Summer has faded away into the distance and autumn is upon us so it’s time to catch up with the goings on in the Ranger/Forestry Team but not before a few photos of some architecture on the estate.
Two towers in the fading evening light- amazing what you see once everyone has gone home.
One job we had to do was clear up all the old green hay we had spread out in the hope that we will have taken the flower rich hay to the grasslands that are poor in wild flowers. If we leave the cut hay it can help creeping thistle invade the grasslands so clear it up we had to do. One of the interesting things about manual labour is the wildlife you see while you are working- plenty of field voles were seen but there were also hundreds of toads (although frogs were absent oddly as we had seen a lot of froglets in June when mowing).
There were plenty of small jobs to do like picking wild flower seeds to also spread into the poorer grasslands and then there was the weeding of the tree guards, all 500 of them; this time we put some mats in to help suppress the grass as the land is organic and we can’t used herbicides.
There was also some fencing work to do including putting up some pedestrian gates etc. There were a multitude of other small jobs or, to be more precise, ‘Just-a-jobs’ which actually take more then the five minutes people seem to think it takes to do them. Why call them ‘Just-a-jobs’? ‘cos people say “just go and do that job, it won’t take more than a few minutes” !… and then of course there is the office work which seems to grow year on year…
For a few years now the cattle have eroded the top lake earth dam wall- an urgent repair was in order but what to do? If we put soil/clay back to build the dam the cattle would just puddle that too, so how to allow the cattle in the pasture but avoid putting up fences around the lakes? Well, I have used 75mm clean limestone on smaller ponds with the same problem but, although this will prevent any more poaching, unfortunately the water will seep through the stone up at the lake. Ah, in that case we then will put a gault clay core in front of the stone and then some more 75mm limestone beyond that. To hide the raw limestone we’ll put a thin layer of top soil over the top of it. However this job will soon have to halt as winter is approaching along with the wet weather. So it’ll be next year when we’ll add the clay core.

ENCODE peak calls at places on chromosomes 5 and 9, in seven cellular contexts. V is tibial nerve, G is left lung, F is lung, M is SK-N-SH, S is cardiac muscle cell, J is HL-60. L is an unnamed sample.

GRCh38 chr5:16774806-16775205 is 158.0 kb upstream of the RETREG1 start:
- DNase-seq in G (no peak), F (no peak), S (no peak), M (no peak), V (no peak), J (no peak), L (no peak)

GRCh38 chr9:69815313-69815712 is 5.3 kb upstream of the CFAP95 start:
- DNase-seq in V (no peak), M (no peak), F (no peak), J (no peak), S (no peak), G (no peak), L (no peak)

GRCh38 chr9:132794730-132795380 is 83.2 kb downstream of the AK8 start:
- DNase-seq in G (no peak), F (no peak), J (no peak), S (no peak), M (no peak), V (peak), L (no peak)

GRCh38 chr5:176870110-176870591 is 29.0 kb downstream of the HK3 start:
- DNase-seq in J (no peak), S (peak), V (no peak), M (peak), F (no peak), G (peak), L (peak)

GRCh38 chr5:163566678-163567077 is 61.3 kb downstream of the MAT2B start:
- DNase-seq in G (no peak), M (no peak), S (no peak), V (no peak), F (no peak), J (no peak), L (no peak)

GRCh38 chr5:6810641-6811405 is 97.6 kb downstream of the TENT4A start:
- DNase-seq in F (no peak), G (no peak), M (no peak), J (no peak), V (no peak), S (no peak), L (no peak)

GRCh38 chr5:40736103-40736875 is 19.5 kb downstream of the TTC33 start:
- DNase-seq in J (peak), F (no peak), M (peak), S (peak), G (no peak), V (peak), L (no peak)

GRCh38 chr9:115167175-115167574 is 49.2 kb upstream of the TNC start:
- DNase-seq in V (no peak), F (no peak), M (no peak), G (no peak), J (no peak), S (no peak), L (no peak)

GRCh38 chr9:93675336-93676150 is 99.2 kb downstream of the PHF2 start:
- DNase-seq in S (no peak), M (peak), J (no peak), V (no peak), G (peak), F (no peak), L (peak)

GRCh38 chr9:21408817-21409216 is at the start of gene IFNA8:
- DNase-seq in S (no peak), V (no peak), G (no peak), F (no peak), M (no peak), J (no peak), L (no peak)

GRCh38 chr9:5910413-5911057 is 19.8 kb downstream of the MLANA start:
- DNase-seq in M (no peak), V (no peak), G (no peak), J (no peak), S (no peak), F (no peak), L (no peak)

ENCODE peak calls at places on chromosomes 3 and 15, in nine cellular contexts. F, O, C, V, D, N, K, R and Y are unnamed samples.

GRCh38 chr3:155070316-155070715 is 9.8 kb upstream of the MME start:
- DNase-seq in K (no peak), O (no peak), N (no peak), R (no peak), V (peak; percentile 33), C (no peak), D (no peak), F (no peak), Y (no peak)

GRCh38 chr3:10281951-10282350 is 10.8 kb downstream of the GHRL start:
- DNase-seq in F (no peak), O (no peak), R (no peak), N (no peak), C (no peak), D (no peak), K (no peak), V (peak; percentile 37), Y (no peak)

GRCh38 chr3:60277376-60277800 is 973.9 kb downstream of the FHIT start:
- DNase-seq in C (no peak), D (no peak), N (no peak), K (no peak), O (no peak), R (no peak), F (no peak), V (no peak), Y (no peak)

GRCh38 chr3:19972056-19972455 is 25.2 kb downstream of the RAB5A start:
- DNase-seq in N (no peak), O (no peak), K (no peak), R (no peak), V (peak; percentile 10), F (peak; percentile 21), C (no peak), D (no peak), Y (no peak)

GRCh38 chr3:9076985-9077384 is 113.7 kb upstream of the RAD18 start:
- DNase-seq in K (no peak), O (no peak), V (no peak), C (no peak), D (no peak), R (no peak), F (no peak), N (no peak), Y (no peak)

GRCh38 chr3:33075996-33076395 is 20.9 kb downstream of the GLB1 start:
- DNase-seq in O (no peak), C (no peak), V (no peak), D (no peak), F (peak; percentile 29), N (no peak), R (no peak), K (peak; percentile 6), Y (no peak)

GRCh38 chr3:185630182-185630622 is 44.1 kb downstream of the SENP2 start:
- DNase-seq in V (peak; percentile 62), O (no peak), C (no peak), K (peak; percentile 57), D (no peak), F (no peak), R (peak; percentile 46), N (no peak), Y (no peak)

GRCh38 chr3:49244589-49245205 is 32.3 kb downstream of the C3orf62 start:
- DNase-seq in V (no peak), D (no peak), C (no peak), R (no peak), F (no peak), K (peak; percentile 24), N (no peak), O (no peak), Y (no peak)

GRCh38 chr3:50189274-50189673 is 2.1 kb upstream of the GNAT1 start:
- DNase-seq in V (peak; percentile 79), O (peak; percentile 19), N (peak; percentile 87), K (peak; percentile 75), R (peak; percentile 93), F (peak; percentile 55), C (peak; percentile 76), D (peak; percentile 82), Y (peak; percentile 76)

Alas we also had another problem with the top lake… it appeared that the waterlilies had died en masse, what had caused it? Not only that but some fish started to die, mostly the pike although there were quite a few still alive at the water’s edge. As it turned out the lilies had succumbed to crown rot (a fungal disease) so what with the fungi and bacteria breaking down the dead organic matter (they need oxygen), an influx of stagnant nutrient rich water from the upstream pathway in the first rainfall (nutrients increase fungal and bacterial breakdown of organic matter which increases the biological oxygen demand or BOD) and some very hot weather (this also reduces oxygen in the water), the water was so depleted of oxygen that the fish started to die. First to succumb are the ill and old then species like trout and then the pike.
We must have lost 15 to 20 pike; I hope there are some left to control the smaller fish like the sticklebacks and rudd. We’ll see when we do a fish survey with rod and line this winter. This is the best time to fish for pike as the water has more oxygen in it and the pike don’t get so stressed when caught. Now that the weather has started to get colder, and there is more and fresher water coming into the lake, things are improving- even the lilies are sending up new leaves.